Former Secretary of State Hillary Clinton used the show as a warm-up act for her 2008 and 2106 presidential elections. Most recently, last October, she warned “the ladies” that Donald Trump was continuing to perpetuate a ” total constitutional crisis”
But in recent years, The View has slipped in the ratings.
Barbara Walters retired and the show took a more controversial political turn when she hired Meghan McCain, daughter of the late center-right Senator John McCain. She left last year, saying she had enjoyed her four years in what she described as an “anthropological experiment in left-wing media”.
McCain wrote in a later memoir, bad republican, that The View was a “toxic” work environment. She left the show, she wrote, because she felt her co-workers abused her for holding conservative views. “As the country got worse under Trump, the treatment of Whoopi, Joy and some staffers got meaner and less forgiving.
“It was like the co-hosts and staff knew only one Republican – me – and vented all their anger on me, even though I didn’t even vote for Trump,” McCain added.
The latest outburst with Goldberg could have been handled better, according to many commentators. Sheinkopf says ABC parent Disney could have flown Goldberg on the corporate jet to Poland “to show what really happened” and to “watch the news instead of publicly shaming him.” Instead, the exchange remained “controversial and unresolved.”
According to Chanda Prescod-Weinstein, an African-American Jew and professor of theoretical physics who studies the history of race in science, the comments reflects contextual disagreement. “I think Whoopi Goldberg is wrong and that the Holocaust was genocide rooted in racialization. But I think we have a frame disagreement, and there’s nothing anti-Semitic about her comments.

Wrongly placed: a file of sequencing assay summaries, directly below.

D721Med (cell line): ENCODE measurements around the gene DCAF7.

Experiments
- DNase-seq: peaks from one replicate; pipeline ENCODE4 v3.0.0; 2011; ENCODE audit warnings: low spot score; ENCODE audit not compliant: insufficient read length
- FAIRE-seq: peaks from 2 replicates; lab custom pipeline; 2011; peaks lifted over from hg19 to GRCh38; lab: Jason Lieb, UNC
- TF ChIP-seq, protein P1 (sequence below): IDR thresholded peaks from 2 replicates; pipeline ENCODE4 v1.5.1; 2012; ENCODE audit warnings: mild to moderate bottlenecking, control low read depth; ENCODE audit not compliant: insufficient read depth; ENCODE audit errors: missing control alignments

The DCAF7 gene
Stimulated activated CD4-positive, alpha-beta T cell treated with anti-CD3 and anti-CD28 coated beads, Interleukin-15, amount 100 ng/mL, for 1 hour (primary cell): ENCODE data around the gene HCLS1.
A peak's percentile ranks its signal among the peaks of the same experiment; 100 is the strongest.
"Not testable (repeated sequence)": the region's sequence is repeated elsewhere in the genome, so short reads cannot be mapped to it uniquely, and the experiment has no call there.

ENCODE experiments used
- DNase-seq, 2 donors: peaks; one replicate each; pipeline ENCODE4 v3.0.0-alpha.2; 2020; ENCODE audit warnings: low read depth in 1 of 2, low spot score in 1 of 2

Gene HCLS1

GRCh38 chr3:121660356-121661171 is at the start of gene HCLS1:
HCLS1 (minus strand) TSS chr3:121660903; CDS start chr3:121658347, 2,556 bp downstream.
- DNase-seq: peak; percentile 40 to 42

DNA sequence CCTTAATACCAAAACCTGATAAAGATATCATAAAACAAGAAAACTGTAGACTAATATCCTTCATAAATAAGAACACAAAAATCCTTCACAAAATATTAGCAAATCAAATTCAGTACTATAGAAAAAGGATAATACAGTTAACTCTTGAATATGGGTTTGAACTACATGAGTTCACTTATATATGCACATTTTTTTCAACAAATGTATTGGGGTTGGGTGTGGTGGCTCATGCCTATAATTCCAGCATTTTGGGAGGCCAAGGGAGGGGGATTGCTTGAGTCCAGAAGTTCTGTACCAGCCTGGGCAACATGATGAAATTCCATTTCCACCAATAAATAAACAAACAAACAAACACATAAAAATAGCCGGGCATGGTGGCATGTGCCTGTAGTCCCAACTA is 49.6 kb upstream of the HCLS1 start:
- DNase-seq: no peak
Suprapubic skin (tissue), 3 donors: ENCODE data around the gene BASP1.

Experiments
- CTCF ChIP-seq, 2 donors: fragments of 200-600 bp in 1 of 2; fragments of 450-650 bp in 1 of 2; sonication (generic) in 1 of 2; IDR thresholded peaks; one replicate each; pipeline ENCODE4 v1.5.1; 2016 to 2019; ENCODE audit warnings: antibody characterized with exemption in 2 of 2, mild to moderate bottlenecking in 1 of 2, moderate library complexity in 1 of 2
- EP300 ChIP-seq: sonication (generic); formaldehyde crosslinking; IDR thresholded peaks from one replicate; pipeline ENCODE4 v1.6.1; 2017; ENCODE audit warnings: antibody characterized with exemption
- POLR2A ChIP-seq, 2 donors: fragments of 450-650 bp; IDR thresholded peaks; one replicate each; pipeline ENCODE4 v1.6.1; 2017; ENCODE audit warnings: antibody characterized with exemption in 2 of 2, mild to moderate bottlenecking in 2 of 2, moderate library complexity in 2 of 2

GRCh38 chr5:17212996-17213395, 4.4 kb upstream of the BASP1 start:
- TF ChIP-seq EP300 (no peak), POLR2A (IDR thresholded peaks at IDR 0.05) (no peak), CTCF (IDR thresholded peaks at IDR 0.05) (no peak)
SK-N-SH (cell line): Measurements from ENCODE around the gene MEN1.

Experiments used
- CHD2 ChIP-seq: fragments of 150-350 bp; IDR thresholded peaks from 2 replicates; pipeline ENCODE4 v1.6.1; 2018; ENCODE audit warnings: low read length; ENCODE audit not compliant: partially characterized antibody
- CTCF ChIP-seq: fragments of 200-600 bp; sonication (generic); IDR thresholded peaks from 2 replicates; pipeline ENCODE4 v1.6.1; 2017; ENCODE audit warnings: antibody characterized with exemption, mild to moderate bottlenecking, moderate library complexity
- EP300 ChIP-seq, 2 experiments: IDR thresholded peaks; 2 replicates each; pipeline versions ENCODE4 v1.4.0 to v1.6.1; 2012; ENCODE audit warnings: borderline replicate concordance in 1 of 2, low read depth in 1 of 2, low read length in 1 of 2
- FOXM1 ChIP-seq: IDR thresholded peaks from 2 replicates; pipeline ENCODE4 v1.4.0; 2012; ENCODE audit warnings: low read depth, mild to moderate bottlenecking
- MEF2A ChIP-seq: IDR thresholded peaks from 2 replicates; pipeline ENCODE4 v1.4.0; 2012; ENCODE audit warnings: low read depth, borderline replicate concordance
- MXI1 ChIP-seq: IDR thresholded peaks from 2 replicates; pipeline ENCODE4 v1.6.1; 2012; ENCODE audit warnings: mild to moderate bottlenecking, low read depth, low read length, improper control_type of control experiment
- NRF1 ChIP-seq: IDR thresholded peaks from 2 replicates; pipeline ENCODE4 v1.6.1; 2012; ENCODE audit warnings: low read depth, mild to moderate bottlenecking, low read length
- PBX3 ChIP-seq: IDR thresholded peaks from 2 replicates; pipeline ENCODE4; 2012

To Maiysha Kai, Lifestyle Editor at thegio.comthe exchange reflects “the weird kind of comparative dialogues that aren’t always as useful as we’d like”.
“I don’t think Whoopi intended to be offensive, but I think there was an error in the way it was answered. This is a forum created for these women to have the freedom of expression and an often very lively dialogue on certain things.
Closing the conversation, Kai says, came across as abrupt, especially after what black progressives had witnessed for years with Meghan McCain on the same panel.
“I feel like we’ve been robbed of a necessary and probably long overdue dialogue. If there’s any education that needs to happen, which clearly there is, I don’t think it’s an education that she alone needs.
The show’s mandate is to keep the conversation public: The View’s 25-year-long epic television innovation that has centered the views and opinions of outspoken women.
In an exchange reported on Ladies Who Punch, Hillary Clinton went on the show the day Rosie O’Donnell roasted Donald Trump for his infidelities and money troubles, sparking a long-running feud that made it into two presidential debates.
Clinton told Behar she was laughing so hard backstage that she was worried she wouldn’t make it to the set. “Every day we have problems on this show,” Behar replied. Clinton expressed curiosity, wondering why this might be happening. “I don’t know,” Behar replied. “We are only women.”